Lübeck, 25. September 2013 – Entitled “Film Headed Northwards: Spitsbergen and the Path to the Pole”, this year’s Retrospective at Nordic Film Days Lübeck from 30. October to 3. November 2013 presents extensive historical footage of this Arctic region, consisting of both feature and documentary films, as well as modern cinematic documents with a present-day perspective on the climatic conditions of the polar region.
When Spitsbergen is a topic, it naturally includes all the great adventurers and scientists, such as the Norwegian Roald Amundsen, who was the first person to reach the geographical South Pole in 1911 and made several attempts at reaching the North Pole. Stig Andersen and Kenny Sanders’ film “Frozen Heart” (1999) recounts Amundsen’s famous race against the British Robert F. Scott as well as his North Pole expeditions in his own words and with original footage. His expeditions are also portrayed in the newly restored expedition film “Roald Amundsen - Lincoln Ellsworth's Polar Flight” by Paul Berge and Oscar Omdal (1925), and the documentary “Roald Amundsen – Lost in the Arctic” (2010) by Rudolph Herzog, which searches for traces and remnants of the 1928 expedition. 1924 saw the first aerial footage of Spitsbergen and the adjoining Arctic region in “Im Junkers-Flugzeug über Spitzbergen”, commissioned by the Dessau-based entrepreneur Hugo Junkers, who sent the famous Swiss pilot and cameraman Walther Mittelholzer en route with two Junkers F 13 aeroplanes (the first planes to be made entirely of metal).
100 years after the Swedish aeronauts S.A. Andrée, Strindberg and Frænkel set out to the Pole in a hot air balloon in 1897, director Jan Troell follows on their tracks with his film “Their Frozen Dream” (En frusen dröm), based on diary entries and crew photographs that were discovered in 1930 when the team’s last camp was found. The modern adventurer Arved Fuchs and the climate researcher Dr. Dirk Notz follow on the tracks of the German Herbert Schröder-Stranz and his 1912/1913 expedition in the film “Verschollen vor Spitzbergen” by Kirsten Hoehne and Frode Mo (2008). Fuchs believes he can reconstruct the men’s mysterious disappearance who left the Norwegian harbour Tromö aboard the “Herzog Ernst” in 1912 and died on Spitsbergen.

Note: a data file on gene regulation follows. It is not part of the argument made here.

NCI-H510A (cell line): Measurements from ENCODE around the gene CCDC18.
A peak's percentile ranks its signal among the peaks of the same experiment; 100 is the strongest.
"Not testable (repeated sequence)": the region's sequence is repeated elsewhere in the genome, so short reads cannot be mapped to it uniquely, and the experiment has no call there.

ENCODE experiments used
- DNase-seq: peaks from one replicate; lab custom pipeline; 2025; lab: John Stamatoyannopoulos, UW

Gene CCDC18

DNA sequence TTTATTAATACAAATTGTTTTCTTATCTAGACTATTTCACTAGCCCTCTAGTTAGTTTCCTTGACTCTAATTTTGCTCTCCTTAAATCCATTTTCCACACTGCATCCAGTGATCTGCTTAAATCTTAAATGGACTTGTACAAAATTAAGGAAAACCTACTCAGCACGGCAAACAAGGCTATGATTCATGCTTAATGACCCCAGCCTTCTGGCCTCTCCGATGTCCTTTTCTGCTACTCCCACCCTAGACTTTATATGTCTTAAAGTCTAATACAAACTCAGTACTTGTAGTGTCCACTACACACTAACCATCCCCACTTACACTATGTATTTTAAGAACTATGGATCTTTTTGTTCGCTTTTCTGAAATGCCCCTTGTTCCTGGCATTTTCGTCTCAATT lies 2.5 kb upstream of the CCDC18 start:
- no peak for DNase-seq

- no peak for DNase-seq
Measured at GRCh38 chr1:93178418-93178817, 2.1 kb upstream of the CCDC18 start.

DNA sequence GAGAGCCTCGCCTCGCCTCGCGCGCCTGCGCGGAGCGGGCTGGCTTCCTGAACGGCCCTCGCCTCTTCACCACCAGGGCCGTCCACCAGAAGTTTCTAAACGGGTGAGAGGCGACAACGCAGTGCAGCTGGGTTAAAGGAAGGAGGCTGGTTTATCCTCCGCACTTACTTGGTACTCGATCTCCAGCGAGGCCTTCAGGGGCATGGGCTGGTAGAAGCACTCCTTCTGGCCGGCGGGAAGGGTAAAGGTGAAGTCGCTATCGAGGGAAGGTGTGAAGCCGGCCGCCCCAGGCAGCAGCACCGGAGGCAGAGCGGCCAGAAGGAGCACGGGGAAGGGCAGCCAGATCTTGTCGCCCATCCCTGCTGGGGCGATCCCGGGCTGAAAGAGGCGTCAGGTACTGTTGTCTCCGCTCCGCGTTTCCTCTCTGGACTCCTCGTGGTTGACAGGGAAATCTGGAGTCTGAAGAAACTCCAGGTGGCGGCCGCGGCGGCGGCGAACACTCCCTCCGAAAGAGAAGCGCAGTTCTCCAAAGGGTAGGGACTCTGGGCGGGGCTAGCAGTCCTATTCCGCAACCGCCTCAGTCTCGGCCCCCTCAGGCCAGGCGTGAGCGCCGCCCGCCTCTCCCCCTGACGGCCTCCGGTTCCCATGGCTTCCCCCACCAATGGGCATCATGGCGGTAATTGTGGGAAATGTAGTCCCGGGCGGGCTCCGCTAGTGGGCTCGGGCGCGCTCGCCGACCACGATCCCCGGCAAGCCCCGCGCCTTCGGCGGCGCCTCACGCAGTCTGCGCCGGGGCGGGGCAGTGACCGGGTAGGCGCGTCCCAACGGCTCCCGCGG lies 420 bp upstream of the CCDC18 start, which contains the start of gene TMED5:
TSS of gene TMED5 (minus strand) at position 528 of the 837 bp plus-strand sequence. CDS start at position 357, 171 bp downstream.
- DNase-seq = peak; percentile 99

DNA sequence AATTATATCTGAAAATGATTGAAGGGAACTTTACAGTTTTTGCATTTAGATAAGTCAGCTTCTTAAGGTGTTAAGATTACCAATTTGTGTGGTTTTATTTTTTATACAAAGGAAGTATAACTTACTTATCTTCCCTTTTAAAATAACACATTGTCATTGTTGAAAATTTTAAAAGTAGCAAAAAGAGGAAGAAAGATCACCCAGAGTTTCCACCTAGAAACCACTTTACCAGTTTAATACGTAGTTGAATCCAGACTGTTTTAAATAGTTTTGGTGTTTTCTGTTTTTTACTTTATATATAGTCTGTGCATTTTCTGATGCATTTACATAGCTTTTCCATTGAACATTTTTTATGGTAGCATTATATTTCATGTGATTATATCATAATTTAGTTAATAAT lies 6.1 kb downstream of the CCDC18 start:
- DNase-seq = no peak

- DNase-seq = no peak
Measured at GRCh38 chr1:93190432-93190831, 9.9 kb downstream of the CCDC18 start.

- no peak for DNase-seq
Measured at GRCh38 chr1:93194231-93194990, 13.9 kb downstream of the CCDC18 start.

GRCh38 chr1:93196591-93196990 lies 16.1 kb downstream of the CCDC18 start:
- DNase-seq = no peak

In 1965, the famous German writer Alfred Andersch spent four weeks aboard a deep sea cutter, travelling to the west of Spitsbergen to the Seven Islands bordering on the polar ice. His wife Gisela made several colour photographs and he kept a travel diary, both of which inspired his book “High Latitudes or News from the Boundry” (published in 1969). The journey has been documented cinematically in Martin Bosboom’s “Haakon’s Trouser Pockets”.
Twenty years later, in 1985, Ola Solum shoots the Arctic spy thriller “Orion’s Belt”. It tells the tale of three Norwegians who stumble upon a Russian wire-tapping spy in a cave on the Svalbard coastline. The Soviets attempt to keep this discovery quiet by any means necessary. A gripping thriller from the Cold War era, after Jon Michelet.
10 years later, Hans Petter Moland shows three very different men in his “Arctic Western” “Zero Kelvin” (Kjærlighetens kjøtere), shot on Spitsbergen. The men go on a hunting expedition into the arctic country. Conflicts ensue and escalate until one of the group members disappears on the Christmas Eve of 1928.
The documentary “The Ghost of Piramida” by Andreas Koefoed features the Danish band “Efterklangen” seeking inspiration in the abandoned mining town of “Piramida” on Spitsbergen, where they record sounds for a later album. The film contains some particularly impressive footage and memories by the Russian amateur filmmaker Alexander Inanovic Naomkin, who lived in Piramida from the late 1960s to 1998.
Fittingly, the Retrospective’s opening event on 30. Oktober at 7.30 pm at CineStar Filmpalast Stadthalle is dedicated to music and art topics: the music video “Polar Euphoria” (Polar eufori) by Mari Tefre raises a musical, cinematic monument to the Arctic, the North and Spitsbergen in particular. The middle-length film “There Will Be Some Who Will Not Fear Even That Void” is another artistic study of Spitsbergen, accompanying 20 artists being inspired by the Arctic throughout a two-year sailing trip in 2012, turning their impressions into bizarre, surreal and beautiful art. This opening programme will be preceded by the short film “Ghost Radio Hunter”, also set in “Piramida”. Here, the artist Per Martinsen is looking for a “ghost radio” that is still emitting signals in the abandoned settlement.
Jörg Schöning, Head of the Retrospective: “In the same way as contemporary, avant-garde artists explore artifacts on Spitsbergen, an encounter with old films in the Retrospective can inspire an examination of the past and the future of this unique geographical environment.”
As the opening event of this year’s Retrospective, DIE GEMEINNÜTZIGE will present a lecture by the Hamburg-based meteorologist and Spitsbergen expert Dr. Dirk Notz on Tuesday, 29. October at 7pm at Königstr. 5 in Lübeck. Admission is free of charge. Dr. Notz is an employee of Max-Planck-Institut für Meteorologie in Hamburg, and will speak about the melting of the polar ice caps and its effects in relation to the climate change.
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